The Caserta breed is the most important autochthonous pig stock of Southern Italy. It dates back to the Roman era, but in the 1950s the Casertano black pig risked extinction. It was only thanks to careful breeders and policies to safeguard the species, that it has been saved.
Also known as 'Pelatiello' due to the absence of bristles on the skin, with a colour that goes from purplish black to slate grey, the Casertano black pig is a rustic animal that is bred in a semi-wild state in the woods of Casertano and Sannio Beneventano. It mainly eats acorns, chestnuts, nuts and wild fruits. These natural foods give the meat its flavours and wild aromas of the past.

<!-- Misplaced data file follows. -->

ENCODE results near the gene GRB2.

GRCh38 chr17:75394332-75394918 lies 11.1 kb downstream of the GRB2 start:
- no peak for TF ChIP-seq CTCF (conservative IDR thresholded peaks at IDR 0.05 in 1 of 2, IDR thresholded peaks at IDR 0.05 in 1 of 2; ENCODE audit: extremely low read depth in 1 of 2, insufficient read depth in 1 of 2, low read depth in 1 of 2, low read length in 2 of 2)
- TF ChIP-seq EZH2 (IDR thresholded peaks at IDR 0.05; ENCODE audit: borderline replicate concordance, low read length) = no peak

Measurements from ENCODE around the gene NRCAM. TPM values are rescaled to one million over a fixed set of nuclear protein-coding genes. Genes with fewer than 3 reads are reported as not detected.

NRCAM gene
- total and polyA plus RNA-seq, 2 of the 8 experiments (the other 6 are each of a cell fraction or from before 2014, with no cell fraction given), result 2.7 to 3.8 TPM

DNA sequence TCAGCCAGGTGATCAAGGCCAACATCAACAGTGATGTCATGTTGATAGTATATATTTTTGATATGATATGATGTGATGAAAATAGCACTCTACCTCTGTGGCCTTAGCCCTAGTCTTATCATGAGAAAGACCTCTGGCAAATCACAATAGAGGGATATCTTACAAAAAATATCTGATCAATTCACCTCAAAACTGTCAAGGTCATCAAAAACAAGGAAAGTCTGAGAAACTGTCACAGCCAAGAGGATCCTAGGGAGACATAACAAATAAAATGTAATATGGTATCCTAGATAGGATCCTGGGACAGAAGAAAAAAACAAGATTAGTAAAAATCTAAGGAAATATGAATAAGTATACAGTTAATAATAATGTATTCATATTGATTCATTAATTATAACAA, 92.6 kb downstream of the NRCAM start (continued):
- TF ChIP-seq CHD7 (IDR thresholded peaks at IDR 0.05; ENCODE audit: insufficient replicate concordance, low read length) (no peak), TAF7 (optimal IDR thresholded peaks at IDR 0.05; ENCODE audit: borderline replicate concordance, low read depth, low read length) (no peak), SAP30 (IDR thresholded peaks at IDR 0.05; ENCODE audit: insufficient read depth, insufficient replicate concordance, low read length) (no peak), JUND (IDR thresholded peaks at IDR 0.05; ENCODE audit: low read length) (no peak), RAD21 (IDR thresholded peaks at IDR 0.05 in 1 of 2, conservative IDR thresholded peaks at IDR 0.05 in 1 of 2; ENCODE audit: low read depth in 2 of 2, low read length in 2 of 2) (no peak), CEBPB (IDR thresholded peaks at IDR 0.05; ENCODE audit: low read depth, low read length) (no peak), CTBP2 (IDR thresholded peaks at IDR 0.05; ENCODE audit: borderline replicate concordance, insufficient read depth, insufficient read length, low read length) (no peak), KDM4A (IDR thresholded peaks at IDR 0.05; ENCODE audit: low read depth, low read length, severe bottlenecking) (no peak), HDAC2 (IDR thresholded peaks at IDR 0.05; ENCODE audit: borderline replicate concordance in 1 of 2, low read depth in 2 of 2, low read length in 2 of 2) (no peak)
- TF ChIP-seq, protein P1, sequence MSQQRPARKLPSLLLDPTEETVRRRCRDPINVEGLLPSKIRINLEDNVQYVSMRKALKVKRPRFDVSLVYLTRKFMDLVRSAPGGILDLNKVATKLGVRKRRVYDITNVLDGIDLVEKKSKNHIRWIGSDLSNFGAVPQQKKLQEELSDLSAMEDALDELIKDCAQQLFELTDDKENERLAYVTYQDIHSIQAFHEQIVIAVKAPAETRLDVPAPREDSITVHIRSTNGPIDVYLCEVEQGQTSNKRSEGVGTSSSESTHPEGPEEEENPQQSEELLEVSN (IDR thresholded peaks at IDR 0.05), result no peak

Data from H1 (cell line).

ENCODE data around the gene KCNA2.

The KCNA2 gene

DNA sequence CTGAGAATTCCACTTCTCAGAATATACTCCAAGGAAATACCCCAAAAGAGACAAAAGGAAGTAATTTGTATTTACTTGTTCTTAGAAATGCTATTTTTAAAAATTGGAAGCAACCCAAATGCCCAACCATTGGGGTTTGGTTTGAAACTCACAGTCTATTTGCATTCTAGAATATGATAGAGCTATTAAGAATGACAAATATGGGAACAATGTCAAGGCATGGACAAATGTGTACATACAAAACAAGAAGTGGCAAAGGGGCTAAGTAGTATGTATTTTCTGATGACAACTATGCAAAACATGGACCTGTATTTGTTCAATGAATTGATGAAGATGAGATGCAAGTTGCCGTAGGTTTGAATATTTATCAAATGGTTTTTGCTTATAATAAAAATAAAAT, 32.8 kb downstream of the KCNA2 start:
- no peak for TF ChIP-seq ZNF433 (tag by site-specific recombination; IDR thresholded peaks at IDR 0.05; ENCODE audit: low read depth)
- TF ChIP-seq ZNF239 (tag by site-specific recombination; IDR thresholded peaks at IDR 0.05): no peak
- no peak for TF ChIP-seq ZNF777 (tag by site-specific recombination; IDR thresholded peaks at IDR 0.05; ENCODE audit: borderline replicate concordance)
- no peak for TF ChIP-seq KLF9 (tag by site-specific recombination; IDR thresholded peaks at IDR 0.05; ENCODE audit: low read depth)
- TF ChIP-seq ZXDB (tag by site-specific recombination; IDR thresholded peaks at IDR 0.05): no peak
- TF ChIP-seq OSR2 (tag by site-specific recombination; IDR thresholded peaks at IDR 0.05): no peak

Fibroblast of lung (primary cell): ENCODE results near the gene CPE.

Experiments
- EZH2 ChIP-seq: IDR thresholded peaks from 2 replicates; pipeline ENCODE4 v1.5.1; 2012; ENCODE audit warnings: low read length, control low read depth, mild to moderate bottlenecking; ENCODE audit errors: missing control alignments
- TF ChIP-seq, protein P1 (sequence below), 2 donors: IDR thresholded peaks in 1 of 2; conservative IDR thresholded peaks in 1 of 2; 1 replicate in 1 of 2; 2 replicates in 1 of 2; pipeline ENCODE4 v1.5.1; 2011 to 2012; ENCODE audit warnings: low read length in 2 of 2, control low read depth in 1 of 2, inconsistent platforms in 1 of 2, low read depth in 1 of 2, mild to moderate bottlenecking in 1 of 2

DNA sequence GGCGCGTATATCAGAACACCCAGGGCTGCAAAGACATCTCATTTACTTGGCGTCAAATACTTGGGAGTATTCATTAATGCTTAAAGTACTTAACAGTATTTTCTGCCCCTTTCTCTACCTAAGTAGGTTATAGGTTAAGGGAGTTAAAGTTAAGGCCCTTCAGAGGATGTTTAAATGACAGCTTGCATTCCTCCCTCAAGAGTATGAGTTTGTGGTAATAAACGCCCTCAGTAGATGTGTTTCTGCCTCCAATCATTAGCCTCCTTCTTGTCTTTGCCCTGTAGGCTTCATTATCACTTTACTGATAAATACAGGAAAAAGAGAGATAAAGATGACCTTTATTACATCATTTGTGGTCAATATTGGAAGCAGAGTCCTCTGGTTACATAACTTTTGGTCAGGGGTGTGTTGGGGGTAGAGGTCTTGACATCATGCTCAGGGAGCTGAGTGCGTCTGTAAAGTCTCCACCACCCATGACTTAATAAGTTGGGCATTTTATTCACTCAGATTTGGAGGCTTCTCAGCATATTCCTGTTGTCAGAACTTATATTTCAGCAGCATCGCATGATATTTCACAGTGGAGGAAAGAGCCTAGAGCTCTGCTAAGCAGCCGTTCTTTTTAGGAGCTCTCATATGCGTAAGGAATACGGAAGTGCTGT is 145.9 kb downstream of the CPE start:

The most prized characteristic of the Casertan black pig is the presence of abundant intramuscular connective tissue (noble fat), which gives flavour and softness to the meat. The black pig from Caserta is very sought after, for fresh meat (hams, ribs, tracchie) but especially for fine salami (sausages, capocollo, pancetta, soppressate).